After bayeux: The Keiskamma Tapestry and the making of South African history

Research output: Contribution to journalArticlepeer-review

7 Citations (Scopus)


Made by isiXhosa-speaking of Twentieth-century Art Forms.women belonging to theNew York and London: Methuen,Keiskamma Art Project in the village of Hamburg, South Africa, the Keiskamma Tapestry was completed midway through 2004 and has been on display at the Houses of Parliament in Cape Town since 2006. Inspired by the Bayeux Tapestry, the work takes as its subject matter the history of the Eastern Cape Province where Hamburg is located, including the series of conflicts known as the Frontier Wars (1779-1878), which affected South Africa and its future as fundamentally as the Norman invasion affected England. Linda Hutcheon suggests that parody is a form of repetition "which marks difference rather than similarity" (Linda Hutcheon, A Theory of Parody: the Teachings 1985, p. 6). In other words, pointsof similarity between two works highlight the distinctions between them and it is these distinctions, more than their points of likeness, which are ultimately often most meaningful. The Keiskamma Tapestry is explored in light of this insight, and it is suggested that its various parallels with the Bayeux Tapestry emphasize that the frames of reference of its makers are South African rather than European. Indeed, paradoxically, their engagement with what is undoubtedly the most well-known example of needlework in Europe facilitated the makers of the Keiskamma Tapestry exploring their own specifically South African context and identities.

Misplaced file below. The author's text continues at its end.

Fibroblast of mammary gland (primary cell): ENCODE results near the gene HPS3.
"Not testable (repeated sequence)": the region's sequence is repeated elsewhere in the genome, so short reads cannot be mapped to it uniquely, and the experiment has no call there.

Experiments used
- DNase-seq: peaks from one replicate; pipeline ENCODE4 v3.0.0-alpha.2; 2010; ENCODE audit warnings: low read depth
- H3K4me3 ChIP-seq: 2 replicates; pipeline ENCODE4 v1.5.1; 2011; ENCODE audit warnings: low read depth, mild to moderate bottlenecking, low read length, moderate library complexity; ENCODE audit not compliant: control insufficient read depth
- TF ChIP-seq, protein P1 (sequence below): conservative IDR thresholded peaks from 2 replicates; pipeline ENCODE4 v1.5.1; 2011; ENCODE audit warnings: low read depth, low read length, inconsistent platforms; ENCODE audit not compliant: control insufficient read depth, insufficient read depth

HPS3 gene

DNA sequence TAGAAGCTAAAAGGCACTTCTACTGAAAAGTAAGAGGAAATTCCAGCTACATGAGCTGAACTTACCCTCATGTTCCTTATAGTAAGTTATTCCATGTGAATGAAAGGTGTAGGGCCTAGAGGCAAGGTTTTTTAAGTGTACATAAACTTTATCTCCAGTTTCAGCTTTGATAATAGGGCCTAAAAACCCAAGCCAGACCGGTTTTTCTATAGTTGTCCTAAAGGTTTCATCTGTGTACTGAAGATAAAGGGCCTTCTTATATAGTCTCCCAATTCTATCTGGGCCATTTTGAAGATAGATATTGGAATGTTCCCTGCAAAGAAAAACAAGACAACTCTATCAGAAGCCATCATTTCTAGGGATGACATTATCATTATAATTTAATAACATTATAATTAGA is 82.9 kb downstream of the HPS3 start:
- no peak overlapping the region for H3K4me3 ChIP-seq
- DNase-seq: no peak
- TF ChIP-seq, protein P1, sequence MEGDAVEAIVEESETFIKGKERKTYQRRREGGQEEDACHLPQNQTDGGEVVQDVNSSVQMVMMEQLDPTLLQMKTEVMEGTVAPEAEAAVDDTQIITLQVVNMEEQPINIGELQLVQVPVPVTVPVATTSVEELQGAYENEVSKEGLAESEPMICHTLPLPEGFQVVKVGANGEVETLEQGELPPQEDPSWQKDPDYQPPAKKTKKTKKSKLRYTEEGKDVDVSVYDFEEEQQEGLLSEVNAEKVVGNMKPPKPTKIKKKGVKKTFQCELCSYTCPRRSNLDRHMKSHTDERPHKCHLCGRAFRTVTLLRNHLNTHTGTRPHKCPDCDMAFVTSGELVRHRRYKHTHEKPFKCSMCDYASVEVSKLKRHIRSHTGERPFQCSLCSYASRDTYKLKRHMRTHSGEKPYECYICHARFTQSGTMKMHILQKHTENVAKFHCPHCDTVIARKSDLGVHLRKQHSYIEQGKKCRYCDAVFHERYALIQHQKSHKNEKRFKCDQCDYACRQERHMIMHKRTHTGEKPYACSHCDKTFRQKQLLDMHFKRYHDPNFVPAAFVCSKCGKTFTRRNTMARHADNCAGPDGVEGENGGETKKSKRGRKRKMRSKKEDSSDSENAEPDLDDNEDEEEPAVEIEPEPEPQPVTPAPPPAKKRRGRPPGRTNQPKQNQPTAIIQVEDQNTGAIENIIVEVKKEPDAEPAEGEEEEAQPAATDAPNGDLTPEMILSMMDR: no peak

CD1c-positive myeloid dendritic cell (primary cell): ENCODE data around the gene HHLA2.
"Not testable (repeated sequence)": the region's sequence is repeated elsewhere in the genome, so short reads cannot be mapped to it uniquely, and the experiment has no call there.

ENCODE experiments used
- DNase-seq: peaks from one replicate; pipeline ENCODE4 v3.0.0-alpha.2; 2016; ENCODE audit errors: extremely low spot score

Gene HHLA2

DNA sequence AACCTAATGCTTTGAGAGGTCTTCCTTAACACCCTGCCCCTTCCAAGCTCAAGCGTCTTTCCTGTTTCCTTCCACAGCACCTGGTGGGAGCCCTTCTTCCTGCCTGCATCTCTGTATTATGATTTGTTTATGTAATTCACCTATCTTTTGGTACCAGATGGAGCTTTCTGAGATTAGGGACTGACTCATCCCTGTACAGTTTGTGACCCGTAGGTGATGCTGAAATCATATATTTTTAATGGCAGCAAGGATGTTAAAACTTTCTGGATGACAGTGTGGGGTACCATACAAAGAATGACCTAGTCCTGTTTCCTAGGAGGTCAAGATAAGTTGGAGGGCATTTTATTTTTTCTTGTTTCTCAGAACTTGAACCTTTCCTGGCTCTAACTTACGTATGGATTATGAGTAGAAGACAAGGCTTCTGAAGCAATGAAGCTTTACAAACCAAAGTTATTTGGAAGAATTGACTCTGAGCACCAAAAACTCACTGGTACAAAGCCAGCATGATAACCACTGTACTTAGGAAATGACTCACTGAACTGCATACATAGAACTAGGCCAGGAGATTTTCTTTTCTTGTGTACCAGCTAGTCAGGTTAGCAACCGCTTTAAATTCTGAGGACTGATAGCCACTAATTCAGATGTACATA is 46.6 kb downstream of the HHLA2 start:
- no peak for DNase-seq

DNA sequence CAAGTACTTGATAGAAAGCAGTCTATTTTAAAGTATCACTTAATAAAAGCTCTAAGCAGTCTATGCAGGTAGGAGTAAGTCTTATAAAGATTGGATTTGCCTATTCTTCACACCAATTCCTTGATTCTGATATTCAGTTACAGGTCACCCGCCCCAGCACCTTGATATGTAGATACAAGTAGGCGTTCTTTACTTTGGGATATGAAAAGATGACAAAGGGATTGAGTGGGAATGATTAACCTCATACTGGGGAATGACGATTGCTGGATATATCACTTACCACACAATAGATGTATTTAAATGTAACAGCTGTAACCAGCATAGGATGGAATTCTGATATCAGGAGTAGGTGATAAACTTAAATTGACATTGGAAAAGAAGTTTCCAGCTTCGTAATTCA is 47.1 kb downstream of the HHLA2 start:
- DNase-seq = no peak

Original languageEnglish
Pages (from-to)158-193
Number of pages36
JournalTextile: The Journal of Cloth and Culture
Issue number2
Publication statusPublished - Jul 2011
Externally publishedYes


  • Bayeux Tapestry
  • Eastern Cape
  • Embroidery
  • Frontier Wars
  • Keiskamma Art Project
  • Keiskamma Tapestry
  • South Africa

ASJC Scopus subject areas

  • General Arts and Humanities


Dive into the research topics of 'After bayeux: The Keiskamma Tapestry and the making of South African history'. Together they form a unique fingerprint.

Cite this